[swift-evolution] [Review] SE-0074: Implementation of Binary Search functions

Dave Abrahams dabrahams at apple.com
Tue May 17 18:41:19 CDT 2016

on Fri May 13 2016, Nate Cook <swift-evolution at swift.org> wrote:

>>> On May 13, 2016, at 9:36 AM, Dave Abrahams via swift-evolution <swift-evolution at swift.org> wrote:
>>> on Mon May 09 2016, Nate Cook <natecook-AT-gmail.com> wrote:
>>> Yet another alternative would be to drop Set and Dictionary down a
>>> level to a FiniteSequence protocol in between Sequence and
>>> Collection. Basically none of the index-based collection APIs
>>> (i.e. everything except `count` and `isEmpty`) make sense on sets and
>>> dictionaries.
>> Strongly disagreed.  Any read-only operation that makes sense on a
>> bidirectional collection makes sense on these data structures.
> I don't see how the methods that impose meaning on the order of a set
> are useful. What does mySet.prefix(upTo: i) mean when I have no
> control or dependable way of knowing which elements lie between
> startIndex and i? mySet.first is useful, but it's meaning is more like
> NSSet's anyObject.

If you want to process the elements of your set in parallel, you want to
break it down into equally-sized regions and distribute the work across
cores.  That's indexing and slicing.

>>> index(where:) was marginally useful with dictionaries, but now that
>>> Sequence is getting first(where:), née find(...), even that isn't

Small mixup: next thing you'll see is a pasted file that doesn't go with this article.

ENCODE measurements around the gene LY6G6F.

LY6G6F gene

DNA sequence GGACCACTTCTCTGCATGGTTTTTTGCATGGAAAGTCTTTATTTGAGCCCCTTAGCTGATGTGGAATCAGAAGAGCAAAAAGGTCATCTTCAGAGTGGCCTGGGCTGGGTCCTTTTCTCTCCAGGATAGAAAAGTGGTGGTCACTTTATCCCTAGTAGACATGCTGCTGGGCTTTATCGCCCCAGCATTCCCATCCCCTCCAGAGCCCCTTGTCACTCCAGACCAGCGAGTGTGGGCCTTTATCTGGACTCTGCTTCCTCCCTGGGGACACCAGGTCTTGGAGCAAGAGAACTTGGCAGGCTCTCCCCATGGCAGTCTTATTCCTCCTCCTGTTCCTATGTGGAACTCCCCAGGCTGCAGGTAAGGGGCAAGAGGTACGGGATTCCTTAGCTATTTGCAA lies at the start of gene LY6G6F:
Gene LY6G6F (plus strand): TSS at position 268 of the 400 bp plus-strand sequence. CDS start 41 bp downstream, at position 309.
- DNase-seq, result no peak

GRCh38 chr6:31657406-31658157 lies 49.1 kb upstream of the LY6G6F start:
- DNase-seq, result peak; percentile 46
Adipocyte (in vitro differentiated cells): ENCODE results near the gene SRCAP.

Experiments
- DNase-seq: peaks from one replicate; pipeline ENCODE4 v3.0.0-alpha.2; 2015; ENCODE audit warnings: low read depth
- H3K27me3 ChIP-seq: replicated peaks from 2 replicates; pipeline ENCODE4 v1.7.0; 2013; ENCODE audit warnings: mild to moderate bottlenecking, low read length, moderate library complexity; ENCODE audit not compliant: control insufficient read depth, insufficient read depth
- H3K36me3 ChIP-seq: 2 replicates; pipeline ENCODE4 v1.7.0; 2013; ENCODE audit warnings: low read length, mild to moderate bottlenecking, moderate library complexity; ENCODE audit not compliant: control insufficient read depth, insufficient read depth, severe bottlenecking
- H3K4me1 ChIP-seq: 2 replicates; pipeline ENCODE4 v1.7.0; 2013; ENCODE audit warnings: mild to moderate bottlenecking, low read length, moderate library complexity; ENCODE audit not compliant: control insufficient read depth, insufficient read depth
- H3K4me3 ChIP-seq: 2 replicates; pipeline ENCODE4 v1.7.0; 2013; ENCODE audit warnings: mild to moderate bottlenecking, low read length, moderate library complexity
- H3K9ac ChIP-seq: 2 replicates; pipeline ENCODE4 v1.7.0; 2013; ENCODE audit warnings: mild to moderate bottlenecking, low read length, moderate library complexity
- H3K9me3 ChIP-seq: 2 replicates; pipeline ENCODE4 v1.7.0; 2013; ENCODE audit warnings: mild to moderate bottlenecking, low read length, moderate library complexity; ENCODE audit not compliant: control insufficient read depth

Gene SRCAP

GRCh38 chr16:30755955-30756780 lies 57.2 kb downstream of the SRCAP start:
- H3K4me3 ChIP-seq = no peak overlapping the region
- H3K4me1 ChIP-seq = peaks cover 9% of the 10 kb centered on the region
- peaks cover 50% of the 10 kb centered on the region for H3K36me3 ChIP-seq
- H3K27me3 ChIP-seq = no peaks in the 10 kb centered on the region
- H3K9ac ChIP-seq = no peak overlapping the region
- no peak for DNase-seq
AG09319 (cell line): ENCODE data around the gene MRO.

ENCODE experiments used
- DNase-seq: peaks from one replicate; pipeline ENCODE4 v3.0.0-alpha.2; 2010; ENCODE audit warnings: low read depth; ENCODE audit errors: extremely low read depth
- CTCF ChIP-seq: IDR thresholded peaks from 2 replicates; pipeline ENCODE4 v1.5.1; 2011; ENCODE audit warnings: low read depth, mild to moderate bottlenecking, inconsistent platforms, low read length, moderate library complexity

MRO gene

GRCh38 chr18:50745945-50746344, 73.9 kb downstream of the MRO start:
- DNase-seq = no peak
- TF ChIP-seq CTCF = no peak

>>> necessary.
>>   s.remove(at: s.index(where: { $0 < 1 }))
> Since Set's remove(at:) method is type-specific, it would need to be
> rewritten as remove(where:). 

That would mean “remove all elements satisfying this predicate,” to me.

> This example is kind of my point, though - it removes the first
> element less than 1, but only one such element, and there's no telling
> which. That's not an operation I've ever needed to perform on a set.
> To clarify, I don't think the current system is hurting Set and
> Dictionary in any way. It's simply providing them with methods that
> aren't very useful for that particular data structure.

I agree that because of Set's nature, some Collection algorithms are
less-applicable than they would otherwise be.  Does that mean Set isn't
fundamentally a Collection?  No it does not.  A Collection is a
multipass sequence with a representation of position.  Set definitely
has those properties.


More information about the swift-evolution mailing list